The UN’s long-term ability to sustain such operations is far from certain, and member states remain divided on how peacekeepers can and should address the range of threats confronted in the field. These missions are resource intensive and place great strain on what is an already burdened and overstretched UN system. They require sophisticated information-gathering capacities, mobility assets, and highly trained personnel with technical expertise as well as in-depth local knowledge. They are also more dangerous. In both Mali and CAR, UN personnel have been attacked and killed by groups that view the institution as an enemy.

Second, and closely related, operations in a number of contexts have been challenged by ever-bolder assertions of state sovereignty and expectations on the part of host governments that peacekeepers should act in the service of their own strategic and political interests. Failure to meet such expectations has had significant consequences. In places like Chad, Burundi, DRC and Sudan, intransigent host governments have scuppered mandate implementation and vigorously resisted institutional reforms aimed at addressing the causes of instability, but which threaten existing configurations of power. The UN’s political space has been restricted, freedom of movement has been curtailed, officials have been made persona non grata and missions have, at various junctures, been threatened with expulsion.

Relations between the UN and host governments have been further complicated in contexts such as DRC and South Sudan, where state actors have at times been complicit in the systematic abuse of civilians. In both cases, the incongruence between the mission’s Chapter VII mandate to protect  civilians and the UN’s stipulation that consent from the “main parties” remains a requirement of peacekeeping, has both contributed to inconsistent mandate implementation and given rise to accusations that peacekeepers are biased because they are unwilling to use force against perpetrators affiliated to the state.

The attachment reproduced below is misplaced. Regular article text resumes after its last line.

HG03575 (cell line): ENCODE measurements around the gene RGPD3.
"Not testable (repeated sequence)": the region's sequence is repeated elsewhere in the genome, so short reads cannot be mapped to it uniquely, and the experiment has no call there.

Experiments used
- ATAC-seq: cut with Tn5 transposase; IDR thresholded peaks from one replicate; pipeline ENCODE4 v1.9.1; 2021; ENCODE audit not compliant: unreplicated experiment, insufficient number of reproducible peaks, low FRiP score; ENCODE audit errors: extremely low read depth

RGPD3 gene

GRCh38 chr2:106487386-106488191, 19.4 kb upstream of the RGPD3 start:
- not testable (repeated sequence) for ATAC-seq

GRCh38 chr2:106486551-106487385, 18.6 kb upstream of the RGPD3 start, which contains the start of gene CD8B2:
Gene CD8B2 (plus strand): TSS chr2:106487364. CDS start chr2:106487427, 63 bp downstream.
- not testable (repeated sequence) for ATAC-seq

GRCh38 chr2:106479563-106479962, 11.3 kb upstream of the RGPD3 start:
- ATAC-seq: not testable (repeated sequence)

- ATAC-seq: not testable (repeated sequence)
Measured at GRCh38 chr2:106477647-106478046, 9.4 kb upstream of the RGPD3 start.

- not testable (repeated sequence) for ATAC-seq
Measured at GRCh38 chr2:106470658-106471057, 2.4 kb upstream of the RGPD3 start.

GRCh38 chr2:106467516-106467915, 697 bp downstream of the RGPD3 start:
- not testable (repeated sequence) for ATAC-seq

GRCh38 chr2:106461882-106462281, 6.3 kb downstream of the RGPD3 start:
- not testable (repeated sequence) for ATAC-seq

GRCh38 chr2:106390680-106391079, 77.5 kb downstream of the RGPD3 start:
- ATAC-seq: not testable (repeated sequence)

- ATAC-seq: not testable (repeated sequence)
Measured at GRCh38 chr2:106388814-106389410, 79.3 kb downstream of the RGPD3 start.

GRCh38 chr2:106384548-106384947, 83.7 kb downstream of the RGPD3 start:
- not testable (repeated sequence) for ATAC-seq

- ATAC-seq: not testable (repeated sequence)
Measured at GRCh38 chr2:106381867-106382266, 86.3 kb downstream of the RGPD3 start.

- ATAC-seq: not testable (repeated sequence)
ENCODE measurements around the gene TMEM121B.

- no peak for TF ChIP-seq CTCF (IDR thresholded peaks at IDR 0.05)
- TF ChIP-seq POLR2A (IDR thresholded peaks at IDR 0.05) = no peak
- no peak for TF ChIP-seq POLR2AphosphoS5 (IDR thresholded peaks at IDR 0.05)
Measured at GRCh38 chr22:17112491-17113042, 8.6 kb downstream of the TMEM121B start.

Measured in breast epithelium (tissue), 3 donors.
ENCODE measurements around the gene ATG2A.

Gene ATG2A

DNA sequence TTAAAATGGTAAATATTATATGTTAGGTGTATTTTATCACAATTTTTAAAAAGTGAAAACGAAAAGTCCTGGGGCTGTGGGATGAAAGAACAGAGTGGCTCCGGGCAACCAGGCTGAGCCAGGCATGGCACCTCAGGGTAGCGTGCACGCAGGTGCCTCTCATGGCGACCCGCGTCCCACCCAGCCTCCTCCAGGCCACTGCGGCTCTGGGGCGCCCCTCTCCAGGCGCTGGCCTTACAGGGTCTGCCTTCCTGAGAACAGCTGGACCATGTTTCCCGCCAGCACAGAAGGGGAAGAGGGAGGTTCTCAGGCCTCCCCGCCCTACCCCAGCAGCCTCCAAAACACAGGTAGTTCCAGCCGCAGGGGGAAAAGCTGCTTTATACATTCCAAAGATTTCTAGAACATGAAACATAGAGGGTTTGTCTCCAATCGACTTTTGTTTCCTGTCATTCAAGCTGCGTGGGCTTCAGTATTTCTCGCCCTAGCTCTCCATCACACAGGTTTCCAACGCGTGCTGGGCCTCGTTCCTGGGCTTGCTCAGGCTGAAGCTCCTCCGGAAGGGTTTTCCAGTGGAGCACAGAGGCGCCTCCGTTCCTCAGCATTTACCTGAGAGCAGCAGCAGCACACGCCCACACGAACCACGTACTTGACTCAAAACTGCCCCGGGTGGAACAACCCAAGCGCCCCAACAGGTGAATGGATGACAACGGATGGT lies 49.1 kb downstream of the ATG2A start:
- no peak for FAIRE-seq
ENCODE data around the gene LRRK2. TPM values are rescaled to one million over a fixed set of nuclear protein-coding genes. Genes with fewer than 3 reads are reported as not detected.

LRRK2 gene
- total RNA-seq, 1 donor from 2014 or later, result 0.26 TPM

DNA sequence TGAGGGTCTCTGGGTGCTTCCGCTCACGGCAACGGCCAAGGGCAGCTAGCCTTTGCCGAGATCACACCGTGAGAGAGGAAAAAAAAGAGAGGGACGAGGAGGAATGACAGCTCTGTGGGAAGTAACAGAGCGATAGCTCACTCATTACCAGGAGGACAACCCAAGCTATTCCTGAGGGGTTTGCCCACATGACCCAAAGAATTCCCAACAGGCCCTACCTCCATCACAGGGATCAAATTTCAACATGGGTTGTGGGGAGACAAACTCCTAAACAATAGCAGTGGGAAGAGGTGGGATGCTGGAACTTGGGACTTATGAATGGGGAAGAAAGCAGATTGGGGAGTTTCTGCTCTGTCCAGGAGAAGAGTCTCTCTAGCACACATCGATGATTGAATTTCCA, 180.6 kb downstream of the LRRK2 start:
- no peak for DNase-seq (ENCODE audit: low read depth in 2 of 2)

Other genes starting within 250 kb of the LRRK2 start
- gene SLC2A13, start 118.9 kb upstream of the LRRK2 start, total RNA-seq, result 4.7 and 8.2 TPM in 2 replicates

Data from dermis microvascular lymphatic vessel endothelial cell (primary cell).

The third and final trend relates to the division of labour in peacekeeping and the broader institutional architecture that supports peace operations globally. Developing countries and emerging powers have contributed the overwhelming majority of uniformed personnel deployed globally over the last decade. However, they have little influence over and input into the mission planning process and mandate formulation. By contrast, the permanent members of the Security Council – those who authorize increasingly ambitious and risky mandates – have been noticeably absent from the field and there is little indication that this trend will be reversed.

This unequal division of labour and burden sharing politicizes peacekeeping policy and erodes the political compromise on which peacekeeping is based. Tensions are exacerbated further by the fact that UN missions, which are dependent on member states for voluntary contributions, are continually under-resourced and operated with insufficient personnel for the tasks they are authorized to carry out. Failure to address these grievances and underlying political dynamics, risks a broader breakdown in the peacekeeping system.